Remarks by Prime Minister of Saint Kitts and Nevis Hon. Dr. Terrance M. Drew at CXC’s 3rd Ministerial Summit on Educational Transformation in Barbados

Remarks by Prime Minister of Saint Kitts and Nevis Hon. Dr. Terrance M. Drew at CXC’s 3rd Ministerial Summit on Educational Transformation in Barbados

By Press Secretary, Mrs. Adelcia Connor-Ferlance | November 10, 2023



I congratulate CXC and all who are involved in this new thrust, to really embark on what I would call a renewed and refreshing journey to make sure that the education our people receive in our Caribbean region is one that would, of course, transform us and make sure that we continue to develop to become the people who we wish to become.

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Before I get into it, I want to give you a story. It is a story about me, maybe some of those who are even close to me, may not know the story, but I think it is relevant based on what your theme is today. One of the things I must say is that my mother is Rastafarian. She is probably by chronological age, the oldest Rastafarian woman in Saint Kitts and Nevis; that is by chronological age, not the years of practicing.

When I was ten years old, she stopped me from school. She decided then, she would not allow me to go to school anymore. Of course, that caused a firestorm of discussion; public discussion, which involved of course, the authorities, the justice system, the social system, and all sorts of other systems, because a parent had decided that her child should not go to school anymore. And so, she had to go to court, and the question was asked, and I pondered then, why she stopped me from going to school.

When she went to court and that was probably in 1987, the magistrate or the judge, whoever oversaw the case, asked her, why would you stop him from school. She said I think that the educational system that he is going through at this time is misinforming him. The system is abusing him, as a parent, how can I allow the system to abuse my child? And then looking further into the details of it, how can you teach a black child from the Caribbean that Christopher Columbus discovered the region? She found that very deeply offensive, totally disregarding those who were there before Christopher Columbus and totally disregarding our different ancestors.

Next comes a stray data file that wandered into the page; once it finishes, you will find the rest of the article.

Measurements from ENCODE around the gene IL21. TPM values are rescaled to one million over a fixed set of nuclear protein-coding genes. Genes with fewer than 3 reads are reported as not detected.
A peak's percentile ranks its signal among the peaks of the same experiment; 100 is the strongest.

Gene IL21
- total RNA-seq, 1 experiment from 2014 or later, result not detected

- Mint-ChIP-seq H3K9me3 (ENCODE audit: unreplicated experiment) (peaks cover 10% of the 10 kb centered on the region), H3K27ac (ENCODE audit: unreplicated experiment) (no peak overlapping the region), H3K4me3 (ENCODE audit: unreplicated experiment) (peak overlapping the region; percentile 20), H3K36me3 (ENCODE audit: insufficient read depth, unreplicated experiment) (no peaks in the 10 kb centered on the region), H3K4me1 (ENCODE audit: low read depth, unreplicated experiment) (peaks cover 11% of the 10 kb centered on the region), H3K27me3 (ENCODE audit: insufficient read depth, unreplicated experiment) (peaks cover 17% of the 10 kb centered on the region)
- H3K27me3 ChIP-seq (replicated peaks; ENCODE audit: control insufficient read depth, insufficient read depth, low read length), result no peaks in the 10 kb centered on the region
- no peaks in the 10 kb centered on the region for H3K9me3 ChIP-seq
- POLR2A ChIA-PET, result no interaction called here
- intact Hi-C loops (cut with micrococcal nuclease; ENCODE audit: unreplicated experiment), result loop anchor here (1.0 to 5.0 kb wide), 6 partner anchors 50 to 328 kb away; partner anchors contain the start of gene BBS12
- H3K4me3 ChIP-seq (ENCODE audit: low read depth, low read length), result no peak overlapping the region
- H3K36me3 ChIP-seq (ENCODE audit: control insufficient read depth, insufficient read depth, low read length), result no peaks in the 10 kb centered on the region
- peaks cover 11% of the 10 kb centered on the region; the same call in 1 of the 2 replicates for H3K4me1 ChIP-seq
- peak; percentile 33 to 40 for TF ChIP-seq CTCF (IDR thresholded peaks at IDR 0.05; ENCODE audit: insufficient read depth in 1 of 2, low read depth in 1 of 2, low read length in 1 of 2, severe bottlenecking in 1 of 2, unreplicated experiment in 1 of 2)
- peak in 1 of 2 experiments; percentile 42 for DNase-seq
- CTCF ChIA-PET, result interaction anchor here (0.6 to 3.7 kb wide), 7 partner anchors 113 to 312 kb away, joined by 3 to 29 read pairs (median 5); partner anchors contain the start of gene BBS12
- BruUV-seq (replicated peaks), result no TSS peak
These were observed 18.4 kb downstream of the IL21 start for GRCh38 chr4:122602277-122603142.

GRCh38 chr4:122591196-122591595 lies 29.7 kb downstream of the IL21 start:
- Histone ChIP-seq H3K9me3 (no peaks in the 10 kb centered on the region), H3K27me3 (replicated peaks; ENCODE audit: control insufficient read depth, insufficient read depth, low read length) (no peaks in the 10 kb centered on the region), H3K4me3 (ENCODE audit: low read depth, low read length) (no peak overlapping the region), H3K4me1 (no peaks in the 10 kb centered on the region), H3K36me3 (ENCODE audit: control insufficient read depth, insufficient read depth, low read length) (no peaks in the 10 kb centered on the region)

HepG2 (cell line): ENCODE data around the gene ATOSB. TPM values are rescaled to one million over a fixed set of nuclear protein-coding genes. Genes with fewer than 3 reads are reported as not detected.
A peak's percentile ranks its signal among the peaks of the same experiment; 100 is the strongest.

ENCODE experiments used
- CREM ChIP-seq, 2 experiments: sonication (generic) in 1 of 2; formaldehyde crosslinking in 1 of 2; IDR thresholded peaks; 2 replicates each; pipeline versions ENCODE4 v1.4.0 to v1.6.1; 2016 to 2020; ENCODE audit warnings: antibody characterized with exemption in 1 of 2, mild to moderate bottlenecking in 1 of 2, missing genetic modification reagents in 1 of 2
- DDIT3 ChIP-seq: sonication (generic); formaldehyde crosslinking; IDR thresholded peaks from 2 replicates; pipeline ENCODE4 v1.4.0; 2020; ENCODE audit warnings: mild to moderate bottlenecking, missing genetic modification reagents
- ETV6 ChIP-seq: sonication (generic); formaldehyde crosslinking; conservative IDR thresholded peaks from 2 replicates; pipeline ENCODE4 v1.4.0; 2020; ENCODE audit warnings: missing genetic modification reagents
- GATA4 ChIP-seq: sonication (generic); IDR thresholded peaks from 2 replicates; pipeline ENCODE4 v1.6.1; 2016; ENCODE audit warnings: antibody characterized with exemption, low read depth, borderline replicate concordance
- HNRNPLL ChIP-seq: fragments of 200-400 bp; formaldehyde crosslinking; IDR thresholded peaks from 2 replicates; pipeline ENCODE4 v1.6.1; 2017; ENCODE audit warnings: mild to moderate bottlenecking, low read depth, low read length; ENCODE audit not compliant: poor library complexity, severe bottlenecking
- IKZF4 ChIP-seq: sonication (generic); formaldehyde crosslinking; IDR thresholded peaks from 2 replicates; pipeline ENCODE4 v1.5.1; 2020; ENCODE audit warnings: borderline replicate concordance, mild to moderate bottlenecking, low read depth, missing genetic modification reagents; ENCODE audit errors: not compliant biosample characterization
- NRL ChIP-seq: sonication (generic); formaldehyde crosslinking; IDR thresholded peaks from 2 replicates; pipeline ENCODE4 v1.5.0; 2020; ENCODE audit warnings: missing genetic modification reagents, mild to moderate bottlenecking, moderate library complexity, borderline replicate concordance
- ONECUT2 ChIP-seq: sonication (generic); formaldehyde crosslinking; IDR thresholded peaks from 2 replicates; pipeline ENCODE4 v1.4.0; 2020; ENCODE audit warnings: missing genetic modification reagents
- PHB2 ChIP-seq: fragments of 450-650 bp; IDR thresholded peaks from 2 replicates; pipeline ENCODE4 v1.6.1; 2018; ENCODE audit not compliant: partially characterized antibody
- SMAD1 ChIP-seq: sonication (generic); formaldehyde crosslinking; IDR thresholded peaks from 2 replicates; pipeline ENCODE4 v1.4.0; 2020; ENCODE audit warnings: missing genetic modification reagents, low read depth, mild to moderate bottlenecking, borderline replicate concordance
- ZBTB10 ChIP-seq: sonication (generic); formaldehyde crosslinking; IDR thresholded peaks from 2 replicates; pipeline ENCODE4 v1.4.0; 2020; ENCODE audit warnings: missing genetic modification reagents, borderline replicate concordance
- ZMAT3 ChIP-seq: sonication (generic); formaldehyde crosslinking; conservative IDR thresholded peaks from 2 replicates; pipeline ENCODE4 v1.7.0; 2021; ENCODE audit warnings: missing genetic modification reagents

Then she went on to say, at no time in school are you teaching him about his heroes. He learns nothing about Marcus Garvey, he knows nothing about even the indigenous people, from their perspective, and he learns nothing about the heroes from among his people. So what child do you expect to produce when you give him an education like that? So, you are misinforming him, and the education that you are giving him, is it relevant to what he is supposed to do in his country? What are you preparing him for?

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So her premise was, maybe she did not articulate it as I did, but her premise was, the information is inaccurate, the information is disregarding who he is as a Caribbean child, the information is presenting his history in a derogatory way, so what type of child are you creating? And those were some powerful questions that she put before the court. Of course, the court could not refute it, because they taught me that Christopher Columbus discovered the region, but they never taught me sufficiently about my own people or the indigenous people, and to a great extent educational system was still focused on preparing us as if we were colonial boys and girls to work in a colonial system.

And so, what she was really asking for is an education that would be relevant, transformative; that would be truthful, and help to produce the type of people in the Caribbean that we ought to produce. She challenged the system and I think after she made her presentation the judge could not make the recommendation that I had to be forced back to school. However, nonetheless, it was one of my most exciting years. I did not have to get up to go to school, put on a uniform, listen to these rules, or learn how we are supposed to learn, but interestingly enough she gave me a different type of education. I had books to read, but my books were different from the books that they were using in school. I had to have discussions with her, but my discussions were different from what I had in school. By the time I got back to school, despite all of those things, I was ten, so everybody was determined that I should enter back into school and not be homeschooled because that was a strange concept.